Joe Turpin in the depths of art through historical narratives, semiotics and the expansion of his painting practice
oe Turpin is a young South African artist exploring the depths of art through historical narratives, semiotics and the expansion of his painting practice. He is drawn to the politics of positionality; investigating what it means to be a young white man, an African, an emerging artist —often drawing on his Jewish heritage to explore concepts of migration and persecution, identity and cultural paradigms.
Turpin graduated from the University of the Witwatersrand in 2018 with a Bachelor of Arts (Honours) in Fine Art. He currently works and lives in the city of Johannesburg.
The interview below is one of multiple interviews I have conducted with the artist as I have followed his artistic practice though a number of years.
Nkgopoleng Moloi (NM): How has your degree prepared you for the art world (if at all)?
Joe Turpin (JT): I think my degree has prepared me in the amount of information and learning I was able to access, as well as the people and places I met and found out about. I definitely feel like I would be behind had I not studied. The skills taught are also valuable to my practice.
NM: How are you thinking of framing your practice now that you are outside a formal structure – in terms of time, concepts etc?
JT: Well, I think that I make work when I have the time, and I try to do that as often as I can, and when I have the materials. But there are freedoms and constraints… I no longer have a studio space, which I had a year ago, but I also don’t make work for art school deadlines anymore. I have my own deadlines.
I am also finding myself less worried about people’s attitudes towards my work. My concepts and interests simultaneously evolve and stay the same in a sense —a keen interest in mythology and in history.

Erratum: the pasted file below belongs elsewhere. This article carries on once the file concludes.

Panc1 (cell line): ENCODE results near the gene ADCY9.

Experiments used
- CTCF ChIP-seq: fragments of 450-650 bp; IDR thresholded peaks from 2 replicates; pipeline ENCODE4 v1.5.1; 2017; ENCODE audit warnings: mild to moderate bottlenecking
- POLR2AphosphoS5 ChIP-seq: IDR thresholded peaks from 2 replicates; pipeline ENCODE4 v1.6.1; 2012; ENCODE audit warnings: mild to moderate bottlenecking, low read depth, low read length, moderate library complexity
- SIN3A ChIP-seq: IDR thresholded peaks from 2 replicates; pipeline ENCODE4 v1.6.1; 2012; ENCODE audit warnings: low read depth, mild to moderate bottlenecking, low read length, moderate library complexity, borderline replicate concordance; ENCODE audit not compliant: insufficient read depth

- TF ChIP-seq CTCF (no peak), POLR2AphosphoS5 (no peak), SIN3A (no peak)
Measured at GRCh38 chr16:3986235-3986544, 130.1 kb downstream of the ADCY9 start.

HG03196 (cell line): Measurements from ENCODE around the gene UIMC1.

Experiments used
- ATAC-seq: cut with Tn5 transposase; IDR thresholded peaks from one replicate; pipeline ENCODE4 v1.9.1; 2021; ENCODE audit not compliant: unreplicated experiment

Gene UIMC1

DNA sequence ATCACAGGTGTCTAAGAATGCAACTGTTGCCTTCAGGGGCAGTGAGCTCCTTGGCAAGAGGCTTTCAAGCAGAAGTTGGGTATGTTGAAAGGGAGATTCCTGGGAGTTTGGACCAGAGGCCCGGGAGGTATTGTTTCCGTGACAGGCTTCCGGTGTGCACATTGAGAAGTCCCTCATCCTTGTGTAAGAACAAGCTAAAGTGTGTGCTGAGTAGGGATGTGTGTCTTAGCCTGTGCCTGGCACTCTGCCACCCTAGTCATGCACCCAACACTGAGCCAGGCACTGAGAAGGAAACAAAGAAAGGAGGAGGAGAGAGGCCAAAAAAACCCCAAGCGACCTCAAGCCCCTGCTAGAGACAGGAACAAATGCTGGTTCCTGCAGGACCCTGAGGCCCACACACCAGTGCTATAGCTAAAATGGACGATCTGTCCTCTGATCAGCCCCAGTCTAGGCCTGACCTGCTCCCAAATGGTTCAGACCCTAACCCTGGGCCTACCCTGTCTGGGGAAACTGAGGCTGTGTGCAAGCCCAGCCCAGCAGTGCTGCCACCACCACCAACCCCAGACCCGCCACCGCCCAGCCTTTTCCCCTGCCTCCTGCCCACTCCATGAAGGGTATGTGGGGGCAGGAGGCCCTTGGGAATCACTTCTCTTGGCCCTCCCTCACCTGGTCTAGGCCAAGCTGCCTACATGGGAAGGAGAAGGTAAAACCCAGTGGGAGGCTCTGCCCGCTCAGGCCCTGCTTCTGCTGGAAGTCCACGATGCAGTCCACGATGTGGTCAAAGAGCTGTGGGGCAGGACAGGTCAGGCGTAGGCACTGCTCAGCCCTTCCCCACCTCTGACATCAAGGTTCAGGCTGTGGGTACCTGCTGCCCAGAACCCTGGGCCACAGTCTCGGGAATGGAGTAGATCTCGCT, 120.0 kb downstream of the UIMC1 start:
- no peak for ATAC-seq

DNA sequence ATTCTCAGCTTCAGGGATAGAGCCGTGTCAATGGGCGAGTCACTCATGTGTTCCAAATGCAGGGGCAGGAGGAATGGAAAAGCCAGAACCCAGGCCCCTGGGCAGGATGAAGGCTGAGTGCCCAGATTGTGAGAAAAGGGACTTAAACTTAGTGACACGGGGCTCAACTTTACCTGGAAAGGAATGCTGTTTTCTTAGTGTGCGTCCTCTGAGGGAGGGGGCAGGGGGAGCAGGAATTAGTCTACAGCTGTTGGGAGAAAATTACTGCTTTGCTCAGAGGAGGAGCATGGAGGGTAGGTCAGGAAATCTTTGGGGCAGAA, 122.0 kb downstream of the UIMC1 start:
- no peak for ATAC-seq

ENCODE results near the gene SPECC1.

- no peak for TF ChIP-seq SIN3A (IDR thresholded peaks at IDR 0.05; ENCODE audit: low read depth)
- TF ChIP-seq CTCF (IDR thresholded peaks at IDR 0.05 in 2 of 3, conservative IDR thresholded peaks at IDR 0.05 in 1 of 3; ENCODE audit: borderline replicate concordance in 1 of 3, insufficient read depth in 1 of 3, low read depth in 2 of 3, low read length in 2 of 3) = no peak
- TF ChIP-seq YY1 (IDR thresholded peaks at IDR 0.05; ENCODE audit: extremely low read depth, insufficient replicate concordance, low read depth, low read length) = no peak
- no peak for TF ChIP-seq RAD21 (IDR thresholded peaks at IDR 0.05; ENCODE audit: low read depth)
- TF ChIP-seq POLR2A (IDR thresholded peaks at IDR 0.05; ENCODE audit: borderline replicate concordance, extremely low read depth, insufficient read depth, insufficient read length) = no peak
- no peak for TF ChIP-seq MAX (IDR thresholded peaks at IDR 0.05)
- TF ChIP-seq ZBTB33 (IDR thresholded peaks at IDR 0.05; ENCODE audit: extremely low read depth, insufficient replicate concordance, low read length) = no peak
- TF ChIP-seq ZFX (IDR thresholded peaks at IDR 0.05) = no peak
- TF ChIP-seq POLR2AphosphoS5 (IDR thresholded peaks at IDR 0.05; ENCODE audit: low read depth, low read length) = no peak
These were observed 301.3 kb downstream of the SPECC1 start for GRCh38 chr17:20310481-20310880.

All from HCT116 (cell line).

NM: I want to find out your thoughts on the concept of time —given that so much of your work deals with history and trying to understand that history?
JT: I have understood for a while that time is not linear, but this is simply how people (including myself) perceive it. I believe time moves in cycles as we change and grow. From an early age I understood this construct, as we would celebrate Jewish holidays under the lunisolar calendar, which tells me that the year is now 5779 ( and not 2019 as per the Gregorian Calendar). I sometimes feel it —during certain times of the year, seasons when the light looks the same as a memory I had in that same season (previously)… the people around me at that time or smells are evoked again. It means that the passage of time has repeated and reached me again. Only now the people are gone and I am older, and hopefully wiser.
NM: Can you tell me about your process of naming works?
JT: I name my works according to the moments that are depicted within them. It is similar to how a musician decides to name a song, or an author to name a book.
What is a fitting description, and what do I think of or see when I imagine the work?
If the painting is about a myth, then the myth’s name, or the characters, or the exact angle or moment I paint —All of these might surface in the name. Some of the works are untitled. It is not a long or stringed process. I always document the names. Naming is power.
NM: Your practice spans various mediums, what is the medium you keep being drawn to & why do you think that is?
JT: I am constantly drawn to painting, but I love working with whatever I need to. Sometimes a work will demand a medium from me. That’s another area where art school really helped me —I previously saw myself as a painter but now my work is broader; I have done video, installation, photography, a combination……..but I return to painting. It’s my passion, what I fell in love with, and it’s where I think I have so much more growing to do. I’m harder on myself when I paint. But it’s meditative, it’s soothing, controlling and yet very freeing.
I’m a writer and photographer based in Johannesburg. I am interested in the spaces we occupy and navigate through and how these influence the people we become. Writing is a tool I use to understand the world around me and to explore the things I am excited and intrigued by, particularly history, art, language and architecture. I am fascinated by cities; their complexities and their potential.